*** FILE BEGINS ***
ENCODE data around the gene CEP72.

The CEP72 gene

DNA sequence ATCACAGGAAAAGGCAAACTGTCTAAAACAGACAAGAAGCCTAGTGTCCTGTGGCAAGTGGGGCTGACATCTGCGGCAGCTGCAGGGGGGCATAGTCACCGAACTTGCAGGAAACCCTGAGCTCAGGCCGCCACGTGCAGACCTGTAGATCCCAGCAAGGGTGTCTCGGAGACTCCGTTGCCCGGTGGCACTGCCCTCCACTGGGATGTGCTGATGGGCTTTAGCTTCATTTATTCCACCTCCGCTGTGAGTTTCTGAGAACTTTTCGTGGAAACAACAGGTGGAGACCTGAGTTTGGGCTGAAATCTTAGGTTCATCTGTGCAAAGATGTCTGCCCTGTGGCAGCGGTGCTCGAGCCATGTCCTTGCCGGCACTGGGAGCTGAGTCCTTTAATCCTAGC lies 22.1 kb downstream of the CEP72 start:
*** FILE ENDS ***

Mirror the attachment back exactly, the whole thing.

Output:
ENCODE data around the gene CEP72.

The CEP72 gene

DNA sequence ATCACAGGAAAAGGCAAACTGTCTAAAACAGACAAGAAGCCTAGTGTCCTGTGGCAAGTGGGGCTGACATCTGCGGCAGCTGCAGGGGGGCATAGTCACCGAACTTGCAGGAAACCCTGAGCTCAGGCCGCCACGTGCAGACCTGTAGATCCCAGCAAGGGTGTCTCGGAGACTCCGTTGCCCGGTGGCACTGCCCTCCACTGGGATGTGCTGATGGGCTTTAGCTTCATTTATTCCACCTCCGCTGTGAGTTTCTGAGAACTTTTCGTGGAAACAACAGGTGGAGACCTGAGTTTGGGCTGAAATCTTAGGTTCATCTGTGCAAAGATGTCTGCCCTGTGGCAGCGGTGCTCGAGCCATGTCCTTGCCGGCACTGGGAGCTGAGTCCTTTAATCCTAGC lies 22.1 kb downstream of the CEP72 start: